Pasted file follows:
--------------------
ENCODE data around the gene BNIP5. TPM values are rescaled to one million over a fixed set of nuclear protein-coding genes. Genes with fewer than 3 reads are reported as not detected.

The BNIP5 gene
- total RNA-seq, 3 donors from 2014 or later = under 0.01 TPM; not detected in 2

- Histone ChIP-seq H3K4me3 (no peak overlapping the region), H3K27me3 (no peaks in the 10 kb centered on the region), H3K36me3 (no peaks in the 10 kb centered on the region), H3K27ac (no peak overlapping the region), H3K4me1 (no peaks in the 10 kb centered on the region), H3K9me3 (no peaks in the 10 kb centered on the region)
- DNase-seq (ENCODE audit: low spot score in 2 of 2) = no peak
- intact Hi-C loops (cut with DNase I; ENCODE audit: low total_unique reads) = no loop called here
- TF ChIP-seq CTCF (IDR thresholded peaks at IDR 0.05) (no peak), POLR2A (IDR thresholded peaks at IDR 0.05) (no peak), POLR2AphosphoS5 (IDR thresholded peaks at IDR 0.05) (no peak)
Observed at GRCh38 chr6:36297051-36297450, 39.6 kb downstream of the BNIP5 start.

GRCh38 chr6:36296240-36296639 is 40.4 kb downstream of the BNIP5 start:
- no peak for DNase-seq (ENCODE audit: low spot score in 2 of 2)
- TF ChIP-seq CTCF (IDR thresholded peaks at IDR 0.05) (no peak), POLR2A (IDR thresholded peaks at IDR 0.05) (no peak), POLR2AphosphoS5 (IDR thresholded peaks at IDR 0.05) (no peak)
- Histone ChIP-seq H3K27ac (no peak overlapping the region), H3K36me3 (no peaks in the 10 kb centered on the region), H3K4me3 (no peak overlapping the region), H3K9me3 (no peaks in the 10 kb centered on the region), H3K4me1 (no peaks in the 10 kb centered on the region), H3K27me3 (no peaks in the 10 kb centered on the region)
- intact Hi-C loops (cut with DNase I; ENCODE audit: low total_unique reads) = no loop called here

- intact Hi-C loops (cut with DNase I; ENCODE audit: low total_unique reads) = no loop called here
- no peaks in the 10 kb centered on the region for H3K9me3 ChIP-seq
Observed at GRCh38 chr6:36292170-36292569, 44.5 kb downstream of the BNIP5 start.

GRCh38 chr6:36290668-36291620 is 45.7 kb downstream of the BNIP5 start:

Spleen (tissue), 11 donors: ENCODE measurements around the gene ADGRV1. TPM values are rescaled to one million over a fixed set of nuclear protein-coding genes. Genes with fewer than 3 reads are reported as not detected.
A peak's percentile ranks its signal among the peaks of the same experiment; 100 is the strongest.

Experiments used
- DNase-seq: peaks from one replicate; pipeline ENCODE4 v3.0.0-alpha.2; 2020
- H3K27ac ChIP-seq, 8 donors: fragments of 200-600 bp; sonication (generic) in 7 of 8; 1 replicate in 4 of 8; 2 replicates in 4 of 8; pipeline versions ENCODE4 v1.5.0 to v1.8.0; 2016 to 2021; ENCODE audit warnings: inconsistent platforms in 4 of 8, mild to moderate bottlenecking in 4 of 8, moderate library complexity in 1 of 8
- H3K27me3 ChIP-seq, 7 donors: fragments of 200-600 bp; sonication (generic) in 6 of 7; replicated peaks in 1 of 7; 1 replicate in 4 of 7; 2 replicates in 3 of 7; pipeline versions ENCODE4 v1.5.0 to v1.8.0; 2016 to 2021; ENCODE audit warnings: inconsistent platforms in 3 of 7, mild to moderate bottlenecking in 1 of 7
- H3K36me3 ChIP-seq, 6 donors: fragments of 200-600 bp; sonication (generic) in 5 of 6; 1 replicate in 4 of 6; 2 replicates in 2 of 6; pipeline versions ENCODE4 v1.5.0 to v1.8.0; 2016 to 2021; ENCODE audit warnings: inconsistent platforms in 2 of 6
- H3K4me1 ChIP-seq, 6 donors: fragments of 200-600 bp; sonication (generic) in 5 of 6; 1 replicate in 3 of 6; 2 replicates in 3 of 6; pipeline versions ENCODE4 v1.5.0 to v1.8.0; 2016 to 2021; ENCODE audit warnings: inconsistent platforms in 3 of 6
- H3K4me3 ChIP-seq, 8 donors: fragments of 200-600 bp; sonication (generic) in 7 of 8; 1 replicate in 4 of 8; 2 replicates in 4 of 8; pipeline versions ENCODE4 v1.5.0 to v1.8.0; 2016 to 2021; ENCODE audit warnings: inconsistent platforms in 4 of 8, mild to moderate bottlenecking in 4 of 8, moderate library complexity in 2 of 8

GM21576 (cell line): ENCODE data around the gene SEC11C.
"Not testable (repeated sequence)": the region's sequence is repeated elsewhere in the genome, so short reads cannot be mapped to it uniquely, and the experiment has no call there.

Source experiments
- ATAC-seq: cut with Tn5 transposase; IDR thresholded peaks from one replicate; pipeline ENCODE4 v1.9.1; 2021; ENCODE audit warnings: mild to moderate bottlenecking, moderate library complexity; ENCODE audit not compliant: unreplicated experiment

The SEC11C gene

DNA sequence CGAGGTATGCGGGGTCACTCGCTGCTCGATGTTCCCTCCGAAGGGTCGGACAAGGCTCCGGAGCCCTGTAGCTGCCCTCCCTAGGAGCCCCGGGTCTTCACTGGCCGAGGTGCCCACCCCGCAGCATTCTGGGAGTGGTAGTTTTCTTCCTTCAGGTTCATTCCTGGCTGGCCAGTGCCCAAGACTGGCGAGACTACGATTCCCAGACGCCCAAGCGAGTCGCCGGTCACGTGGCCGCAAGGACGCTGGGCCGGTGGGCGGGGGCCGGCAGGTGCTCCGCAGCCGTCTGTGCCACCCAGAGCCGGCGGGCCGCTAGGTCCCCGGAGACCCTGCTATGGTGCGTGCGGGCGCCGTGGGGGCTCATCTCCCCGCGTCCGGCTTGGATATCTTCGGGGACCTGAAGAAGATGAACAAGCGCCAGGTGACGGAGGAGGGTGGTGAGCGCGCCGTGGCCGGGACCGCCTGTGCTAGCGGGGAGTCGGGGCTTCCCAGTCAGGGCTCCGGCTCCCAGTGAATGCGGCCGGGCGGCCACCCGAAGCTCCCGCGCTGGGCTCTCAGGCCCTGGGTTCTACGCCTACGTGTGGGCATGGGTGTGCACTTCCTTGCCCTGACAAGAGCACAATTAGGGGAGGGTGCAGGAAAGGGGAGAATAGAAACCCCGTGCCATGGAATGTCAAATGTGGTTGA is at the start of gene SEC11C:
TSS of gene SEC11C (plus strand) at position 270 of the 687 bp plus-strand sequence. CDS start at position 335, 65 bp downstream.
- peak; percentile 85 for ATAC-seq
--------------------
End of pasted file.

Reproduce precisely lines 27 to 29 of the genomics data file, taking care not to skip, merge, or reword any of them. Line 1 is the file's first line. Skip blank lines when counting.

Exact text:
GM21576 (cell line): ENCODE data around the gene SEC11C.
"Not testable (repeated sequence)": the region's sequence is repeated elsewhere in the genome, so short reads cannot be mapped to it uniquely, and the experiment has no call there.

Source experiments